David Cameron, the leader of the Conservative Party, set off a considerable debate in Great Britain on marriage when he recently claimed "Families come in all shapes and sizes and they all need support [because]‚Ä¶married couples stay together longer. Therefore, there is a very strong case for supporting marriage [in the tax system]. Children do better if their mother and father are both there to bring them up". The Bush administration is also very pro-marriage, and in the past has considered using the tax code to encourage marriage.
Virtually all studies show that children brought up in intact families do better at school, and have fewer drug and delinquency problems, than do children whose parents divorced or never married. However, that evidence alone does not tell us whether or not children of divorced parents would have done poorly even if their parents had stayed together, perhaps because parental fighting creates an unpleasant atmosphere. Good evidence on the effects of divorced parents on children is much more elusive, but the limited material available confirms that divorce makes children worse off. This is partly because one-parent families have less money and time to spend on children, and because these families tend to live in worse neighborhoods. Moreover, the process of witnessing parents going through a divorce may also harm children.
A little evidence also indicates that being brought up only by mothers is harder on boys than girls, probably because boys benefit more when their fathers live with them. Since single mother families are so common among blacks, this finding has been used to help explain why young African-American males do a lot worse than young African-American females in school performance, delinquency, and on many other measures. Different outcomes between boys and girls of growing up in families without fathers suggest that this rather than which parents continue to live together is what harms children.
Even if having two parents in a household is beneficial to children, it is far from clear whether marriage per se benefits children compared to having parents who live together without being married. A further question is whether all two parent households, or only households with two biological heterosexual parents, benefit children? The statement by Cameron at the beginning of my discussion says that 'families come in all sizes and shapes and they all need support'. I am persuaded that children raised by two gays or lesbians do worse than children raised by heterosexual parents, although the evidence is far too limited to be certain about this.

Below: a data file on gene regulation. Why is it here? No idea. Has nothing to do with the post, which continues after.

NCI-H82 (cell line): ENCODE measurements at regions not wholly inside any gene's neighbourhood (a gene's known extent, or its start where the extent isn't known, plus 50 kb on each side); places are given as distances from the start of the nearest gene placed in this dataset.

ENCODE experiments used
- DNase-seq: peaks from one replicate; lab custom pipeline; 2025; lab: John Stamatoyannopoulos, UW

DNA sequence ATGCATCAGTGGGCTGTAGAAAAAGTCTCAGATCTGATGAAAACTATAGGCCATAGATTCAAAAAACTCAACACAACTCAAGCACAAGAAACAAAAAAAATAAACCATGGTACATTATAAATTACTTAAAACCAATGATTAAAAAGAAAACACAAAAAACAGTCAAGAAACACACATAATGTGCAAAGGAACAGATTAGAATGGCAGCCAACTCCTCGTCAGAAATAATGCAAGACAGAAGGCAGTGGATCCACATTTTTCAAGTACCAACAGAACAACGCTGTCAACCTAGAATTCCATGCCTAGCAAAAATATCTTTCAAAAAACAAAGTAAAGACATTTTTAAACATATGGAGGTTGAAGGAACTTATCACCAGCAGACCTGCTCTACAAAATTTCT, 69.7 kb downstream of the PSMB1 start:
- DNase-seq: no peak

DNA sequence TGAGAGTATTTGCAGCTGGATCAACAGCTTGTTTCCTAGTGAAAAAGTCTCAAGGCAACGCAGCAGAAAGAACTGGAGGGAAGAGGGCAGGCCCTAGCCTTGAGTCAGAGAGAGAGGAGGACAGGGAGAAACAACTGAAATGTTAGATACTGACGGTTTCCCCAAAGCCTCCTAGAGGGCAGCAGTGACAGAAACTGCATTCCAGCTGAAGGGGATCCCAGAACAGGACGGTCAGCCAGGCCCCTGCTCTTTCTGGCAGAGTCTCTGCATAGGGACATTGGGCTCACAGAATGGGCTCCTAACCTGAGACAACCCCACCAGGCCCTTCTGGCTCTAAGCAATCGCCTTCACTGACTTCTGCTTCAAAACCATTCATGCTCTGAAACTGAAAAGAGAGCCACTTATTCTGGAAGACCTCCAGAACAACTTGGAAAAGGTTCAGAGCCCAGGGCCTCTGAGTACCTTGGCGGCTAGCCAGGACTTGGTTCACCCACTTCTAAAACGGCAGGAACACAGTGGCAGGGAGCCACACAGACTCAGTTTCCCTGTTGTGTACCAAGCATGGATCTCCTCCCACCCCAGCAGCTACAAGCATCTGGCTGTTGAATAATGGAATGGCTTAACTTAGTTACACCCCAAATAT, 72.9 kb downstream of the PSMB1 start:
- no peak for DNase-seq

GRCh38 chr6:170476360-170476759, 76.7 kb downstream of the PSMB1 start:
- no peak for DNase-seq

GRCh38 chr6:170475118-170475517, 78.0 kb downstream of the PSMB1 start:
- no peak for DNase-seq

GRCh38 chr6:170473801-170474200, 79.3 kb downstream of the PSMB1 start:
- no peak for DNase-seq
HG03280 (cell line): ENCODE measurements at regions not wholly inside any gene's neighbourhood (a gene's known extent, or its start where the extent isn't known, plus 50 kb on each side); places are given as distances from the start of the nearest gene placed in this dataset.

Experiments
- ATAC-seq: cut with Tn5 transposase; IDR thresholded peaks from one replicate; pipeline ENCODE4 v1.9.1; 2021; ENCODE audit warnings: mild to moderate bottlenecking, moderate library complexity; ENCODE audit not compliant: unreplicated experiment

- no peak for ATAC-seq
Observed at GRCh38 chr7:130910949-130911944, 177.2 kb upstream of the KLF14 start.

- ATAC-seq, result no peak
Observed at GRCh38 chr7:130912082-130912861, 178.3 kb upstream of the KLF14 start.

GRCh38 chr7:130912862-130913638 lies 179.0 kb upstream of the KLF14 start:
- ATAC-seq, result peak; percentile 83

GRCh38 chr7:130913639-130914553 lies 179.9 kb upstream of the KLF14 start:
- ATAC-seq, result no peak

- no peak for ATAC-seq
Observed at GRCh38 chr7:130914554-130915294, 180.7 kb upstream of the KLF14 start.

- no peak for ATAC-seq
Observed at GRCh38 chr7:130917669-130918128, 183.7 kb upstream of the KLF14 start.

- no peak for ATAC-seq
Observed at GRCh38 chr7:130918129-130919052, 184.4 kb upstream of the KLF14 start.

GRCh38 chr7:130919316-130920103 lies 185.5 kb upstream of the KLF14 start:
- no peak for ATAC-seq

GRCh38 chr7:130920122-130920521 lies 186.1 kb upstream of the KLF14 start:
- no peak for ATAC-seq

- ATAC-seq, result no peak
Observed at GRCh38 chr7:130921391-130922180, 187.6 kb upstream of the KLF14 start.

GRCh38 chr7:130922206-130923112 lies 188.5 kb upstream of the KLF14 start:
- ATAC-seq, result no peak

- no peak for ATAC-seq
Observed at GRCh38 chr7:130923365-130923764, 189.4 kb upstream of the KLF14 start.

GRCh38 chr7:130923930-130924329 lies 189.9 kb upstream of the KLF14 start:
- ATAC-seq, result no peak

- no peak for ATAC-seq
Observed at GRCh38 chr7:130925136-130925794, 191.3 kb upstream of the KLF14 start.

The tax code of the United States require joint filing by married couples. This imposes higher taxes on couples when both work than if they were single partly because two low-income earners who marry might have too much income to qualify for the earned income tax credit, and would receive less if they do qualify. The progressive tax structure also penalizes two earner married couples, especially when their earnings are similar. Hundreds of other provisions also impose a marriage penalty, although they are mainly minor ones, while many provisions give small subsidies to married couples when only one of them works.
Any tax penalty imposed on two earner married couples has become more important during the past several decades because these couples are much more common. An obvious solution to a marriage penalty from joint filing would be to require, or at least allow, married couples to file separately and split their incomes. Separate filing is now the norm in virtually all other member countries of the OECD.
Subsidies to marriage could be easily implemented by allowing larger per person standard deductions to married couples than to single persons, but it is not obvious that the tax code should be manipulated to try to alter these family arrangements. Arguments based on the external effects of parental divorce and other separation decisions on children are often not applicable because the vast majority of parents do love their children. These parents take account of their children's interests in deciding whether to separate, and in their other decisions. Mainly for this reason, all countries leave the care of children to parents, except in extreme cases of neglect by parents.
Moreover, since justifications for marriage subsidies based on the positive effects of marriage on young children would not apply to couples without children, or with grown children, should subsidies be given to such families? Furthermore, suppose it were shown conclusively, the available evidence is mixed, that young children are worse off when both parents work. I doubt if there would then be much support for additional taxes on two-earner families, although the logic of doing this is the same as that for providing marriage tax subsidies.
Explicit marriage subsidies (or penalties) ,or taxes on two-worker families, will not have large effects on either marriage or the number of married couples where both work unless the subsidies (or penalties) were much bigger than would be politically feasible. But even if the tax system could be used effectively in these ways, it involves too much social engineering over choices by adult men and women. Except in extreme cases of child abuse and neglect where parental choices have sizable external effects on children, government interventions in family decisions tend to cause more harm than do good.